Resources

  1. https://newsroom.heart.org/news/study-found-people-would-rather-pop-a-pill-or-sip-tea-than-exercise-to-treat-high-blood-pressure
  2. Cochrane Database Syst Rev. 2013 Jun 18;(6):CD009934. doi: 10.1002/14651858.CD009934.pub2
  3. AJH–August 2003–VOL. 16, NO. 8. doi:10.1016/S0895-7061(03)00895-1
  4. Hypertension. 2012;60:653-658.). DOI: 10.1161/HYPERTENSIONAHA.112.197780
  5. https://www.move.va.gov/Move/docs/Resources/CHPPM_How_To_Write_And_Exercise_Prescription.pdf 

Transcript

Dr. Frank Domino:
Gary's a 58-year-old male in your practice, and he presents today to discuss his hypertension. He heard a recent report on the news that all he has to do is drink tea to control his blood pressure, and wants to know what you think. Hi, this is Frank Domino. Joining me today on Frankly Speaking About Family Medicine is Robert Baldor, Professor and Senior Vice-Chair in the Department of Family Medicine and Community Health at the University of Massachusetts Medical School. Thanks for bringing this forward, Bob.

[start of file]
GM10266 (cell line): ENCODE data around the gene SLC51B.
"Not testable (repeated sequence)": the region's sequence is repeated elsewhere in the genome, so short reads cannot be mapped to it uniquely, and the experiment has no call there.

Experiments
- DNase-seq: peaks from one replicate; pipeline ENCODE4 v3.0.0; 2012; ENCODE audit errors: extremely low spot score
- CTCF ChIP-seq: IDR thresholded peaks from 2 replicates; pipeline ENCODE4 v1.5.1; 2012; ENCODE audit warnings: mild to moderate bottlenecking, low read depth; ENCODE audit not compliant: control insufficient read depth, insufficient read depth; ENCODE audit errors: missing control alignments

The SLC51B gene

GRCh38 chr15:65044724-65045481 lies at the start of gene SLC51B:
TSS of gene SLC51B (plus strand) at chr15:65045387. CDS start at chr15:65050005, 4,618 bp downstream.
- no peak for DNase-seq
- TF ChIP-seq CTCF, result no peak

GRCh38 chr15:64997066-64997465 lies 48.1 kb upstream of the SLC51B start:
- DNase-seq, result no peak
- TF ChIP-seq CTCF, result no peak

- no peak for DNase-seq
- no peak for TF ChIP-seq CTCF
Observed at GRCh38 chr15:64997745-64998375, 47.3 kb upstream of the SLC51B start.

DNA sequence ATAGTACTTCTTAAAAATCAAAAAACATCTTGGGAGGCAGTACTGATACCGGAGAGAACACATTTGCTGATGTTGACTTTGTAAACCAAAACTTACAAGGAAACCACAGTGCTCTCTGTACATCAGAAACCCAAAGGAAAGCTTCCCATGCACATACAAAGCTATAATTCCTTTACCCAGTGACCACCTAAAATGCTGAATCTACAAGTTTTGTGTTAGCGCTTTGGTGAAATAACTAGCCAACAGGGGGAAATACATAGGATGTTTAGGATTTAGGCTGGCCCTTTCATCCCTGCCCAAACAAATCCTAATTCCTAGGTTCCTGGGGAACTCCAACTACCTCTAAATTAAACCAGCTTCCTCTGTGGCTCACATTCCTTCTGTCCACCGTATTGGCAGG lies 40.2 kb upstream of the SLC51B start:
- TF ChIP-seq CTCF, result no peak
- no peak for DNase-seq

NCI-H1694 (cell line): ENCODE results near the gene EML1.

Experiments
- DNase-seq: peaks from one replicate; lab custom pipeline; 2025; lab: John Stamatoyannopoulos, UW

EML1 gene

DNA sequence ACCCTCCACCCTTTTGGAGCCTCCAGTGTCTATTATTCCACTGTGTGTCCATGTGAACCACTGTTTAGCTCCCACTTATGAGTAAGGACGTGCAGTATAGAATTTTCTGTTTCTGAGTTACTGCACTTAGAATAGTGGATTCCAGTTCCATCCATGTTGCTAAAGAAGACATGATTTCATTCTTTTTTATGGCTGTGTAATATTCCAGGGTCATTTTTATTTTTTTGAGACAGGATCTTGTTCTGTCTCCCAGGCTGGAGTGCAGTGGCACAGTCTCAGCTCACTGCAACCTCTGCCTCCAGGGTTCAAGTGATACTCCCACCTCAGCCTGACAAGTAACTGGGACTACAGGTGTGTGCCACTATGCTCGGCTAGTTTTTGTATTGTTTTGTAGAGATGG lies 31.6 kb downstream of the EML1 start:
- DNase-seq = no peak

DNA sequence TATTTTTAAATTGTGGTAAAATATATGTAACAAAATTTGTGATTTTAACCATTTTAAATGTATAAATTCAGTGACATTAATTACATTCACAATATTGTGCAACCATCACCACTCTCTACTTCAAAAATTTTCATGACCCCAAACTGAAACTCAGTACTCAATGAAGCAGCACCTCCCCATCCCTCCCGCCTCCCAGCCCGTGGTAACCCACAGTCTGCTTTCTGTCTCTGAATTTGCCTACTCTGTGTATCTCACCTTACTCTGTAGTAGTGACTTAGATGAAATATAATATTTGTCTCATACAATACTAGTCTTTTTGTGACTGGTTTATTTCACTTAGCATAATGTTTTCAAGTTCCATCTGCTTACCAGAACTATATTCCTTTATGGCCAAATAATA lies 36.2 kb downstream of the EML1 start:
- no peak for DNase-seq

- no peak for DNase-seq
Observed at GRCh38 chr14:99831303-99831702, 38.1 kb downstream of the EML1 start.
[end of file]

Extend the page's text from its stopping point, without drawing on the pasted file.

Robert A. Baldor, MD, FAAFP:
Thanks, Frank. Glad to be here. Probably what he's referring to was a recent study that was presented at the American Heart Association meeting, where a researcher looked at a survey. They had about 1,200 adults recruited online, another 100 patients that were attending an outpatient clinic in to complete the survey, most were young, under 45 years of age, and most had high blood pressure. They asked them the question, they said, "Imagine you have high blood pressure, and would you be willing to adopt any of these four treatments?" And the treatments were to gain an extra month, extra year, or extra five years of life. Really fascinating survey to look at this. The treatments proposed: A daily cup of tea, exercise, taking pills, or monthly semi-annual injections. And what do you think they found?